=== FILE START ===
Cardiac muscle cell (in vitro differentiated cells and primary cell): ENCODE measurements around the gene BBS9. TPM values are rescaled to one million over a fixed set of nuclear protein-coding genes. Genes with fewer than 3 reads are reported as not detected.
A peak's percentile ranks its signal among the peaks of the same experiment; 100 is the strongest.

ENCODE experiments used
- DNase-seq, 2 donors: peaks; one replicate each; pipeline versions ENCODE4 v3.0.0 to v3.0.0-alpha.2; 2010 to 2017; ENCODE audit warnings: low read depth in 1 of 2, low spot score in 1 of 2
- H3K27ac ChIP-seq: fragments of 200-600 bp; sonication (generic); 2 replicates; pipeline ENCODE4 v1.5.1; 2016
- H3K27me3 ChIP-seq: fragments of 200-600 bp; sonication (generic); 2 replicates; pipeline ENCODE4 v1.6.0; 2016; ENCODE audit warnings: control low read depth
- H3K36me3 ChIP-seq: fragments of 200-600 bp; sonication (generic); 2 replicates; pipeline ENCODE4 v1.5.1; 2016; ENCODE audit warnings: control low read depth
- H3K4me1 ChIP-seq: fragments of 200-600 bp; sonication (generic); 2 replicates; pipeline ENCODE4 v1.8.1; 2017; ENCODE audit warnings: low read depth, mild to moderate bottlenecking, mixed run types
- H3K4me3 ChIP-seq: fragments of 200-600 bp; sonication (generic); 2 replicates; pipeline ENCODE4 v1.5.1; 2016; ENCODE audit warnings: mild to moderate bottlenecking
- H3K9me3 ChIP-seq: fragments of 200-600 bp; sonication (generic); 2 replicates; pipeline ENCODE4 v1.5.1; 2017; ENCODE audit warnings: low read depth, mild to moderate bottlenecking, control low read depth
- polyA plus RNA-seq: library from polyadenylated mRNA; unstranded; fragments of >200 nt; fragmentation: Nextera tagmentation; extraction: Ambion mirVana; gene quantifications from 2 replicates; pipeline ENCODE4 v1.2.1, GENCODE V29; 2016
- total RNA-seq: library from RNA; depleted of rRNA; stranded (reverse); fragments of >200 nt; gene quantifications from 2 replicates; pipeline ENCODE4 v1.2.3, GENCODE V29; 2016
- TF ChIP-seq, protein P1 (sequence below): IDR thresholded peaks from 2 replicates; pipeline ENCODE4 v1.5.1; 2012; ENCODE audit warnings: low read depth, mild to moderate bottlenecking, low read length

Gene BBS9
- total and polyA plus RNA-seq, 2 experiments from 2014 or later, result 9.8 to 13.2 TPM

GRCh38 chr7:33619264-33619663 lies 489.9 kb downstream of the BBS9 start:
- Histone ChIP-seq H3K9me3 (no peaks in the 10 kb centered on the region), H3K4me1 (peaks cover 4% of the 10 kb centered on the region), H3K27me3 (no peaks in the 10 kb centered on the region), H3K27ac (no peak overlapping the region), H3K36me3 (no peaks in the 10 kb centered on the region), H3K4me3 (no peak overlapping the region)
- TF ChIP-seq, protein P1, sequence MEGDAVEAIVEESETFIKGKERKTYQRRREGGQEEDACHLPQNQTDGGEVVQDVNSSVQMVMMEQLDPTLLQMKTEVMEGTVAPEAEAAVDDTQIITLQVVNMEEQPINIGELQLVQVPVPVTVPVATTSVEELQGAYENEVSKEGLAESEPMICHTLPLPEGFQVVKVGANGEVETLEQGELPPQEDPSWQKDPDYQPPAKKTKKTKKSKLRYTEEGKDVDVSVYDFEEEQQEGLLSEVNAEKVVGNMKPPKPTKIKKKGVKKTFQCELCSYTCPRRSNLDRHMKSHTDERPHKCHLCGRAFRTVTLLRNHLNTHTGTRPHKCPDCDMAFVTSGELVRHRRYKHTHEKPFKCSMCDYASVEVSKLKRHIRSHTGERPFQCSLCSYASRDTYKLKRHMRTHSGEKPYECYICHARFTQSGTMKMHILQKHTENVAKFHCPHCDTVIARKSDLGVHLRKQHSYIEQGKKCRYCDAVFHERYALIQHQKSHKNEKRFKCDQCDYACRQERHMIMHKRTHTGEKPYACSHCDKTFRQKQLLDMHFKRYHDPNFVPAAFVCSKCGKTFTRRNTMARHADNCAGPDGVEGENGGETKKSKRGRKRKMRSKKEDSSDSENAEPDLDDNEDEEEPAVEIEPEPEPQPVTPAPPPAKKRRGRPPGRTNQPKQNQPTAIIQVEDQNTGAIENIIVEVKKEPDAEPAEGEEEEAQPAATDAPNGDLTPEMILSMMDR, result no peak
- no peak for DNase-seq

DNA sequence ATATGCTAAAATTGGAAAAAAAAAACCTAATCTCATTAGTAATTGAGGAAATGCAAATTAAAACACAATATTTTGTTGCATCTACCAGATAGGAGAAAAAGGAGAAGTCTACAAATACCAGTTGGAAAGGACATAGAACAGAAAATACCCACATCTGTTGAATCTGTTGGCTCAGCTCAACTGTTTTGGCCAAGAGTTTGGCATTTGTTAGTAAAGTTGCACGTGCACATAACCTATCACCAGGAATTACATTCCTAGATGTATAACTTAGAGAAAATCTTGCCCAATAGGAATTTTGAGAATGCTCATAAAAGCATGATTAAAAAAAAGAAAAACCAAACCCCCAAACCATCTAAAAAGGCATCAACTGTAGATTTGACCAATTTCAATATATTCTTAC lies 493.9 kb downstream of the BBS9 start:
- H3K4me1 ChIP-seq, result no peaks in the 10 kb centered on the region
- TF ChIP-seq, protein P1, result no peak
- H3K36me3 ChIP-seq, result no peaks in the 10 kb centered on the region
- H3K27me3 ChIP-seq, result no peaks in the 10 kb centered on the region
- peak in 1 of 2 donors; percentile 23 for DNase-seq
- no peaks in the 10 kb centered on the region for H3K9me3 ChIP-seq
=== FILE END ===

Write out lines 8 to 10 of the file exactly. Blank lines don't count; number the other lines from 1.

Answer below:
- H3K4me1 ChIP-seq: fragments of 200-600 bp; sonication (generic); 2 replicates; pipeline ENCODE4 v1.8.1; 2017; ENCODE audit warnings: low read depth, mild to moderate bottlenecking, mixed run types
- H3K4me3 ChIP-seq: fragments of 200-600 bp; sonication (generic); 2 replicates; pipeline ENCODE4 v1.5.1; 2016; ENCODE audit warnings: mild to moderate bottlenecking
- H3K9me3 ChIP-seq: fragments of 200-600 bp; sonication (generic); 2 replicates; pipeline ENCODE4 v1.5.1; 2017; ENCODE audit warnings: low read depth, mild to moderate bottlenecking, control low read depth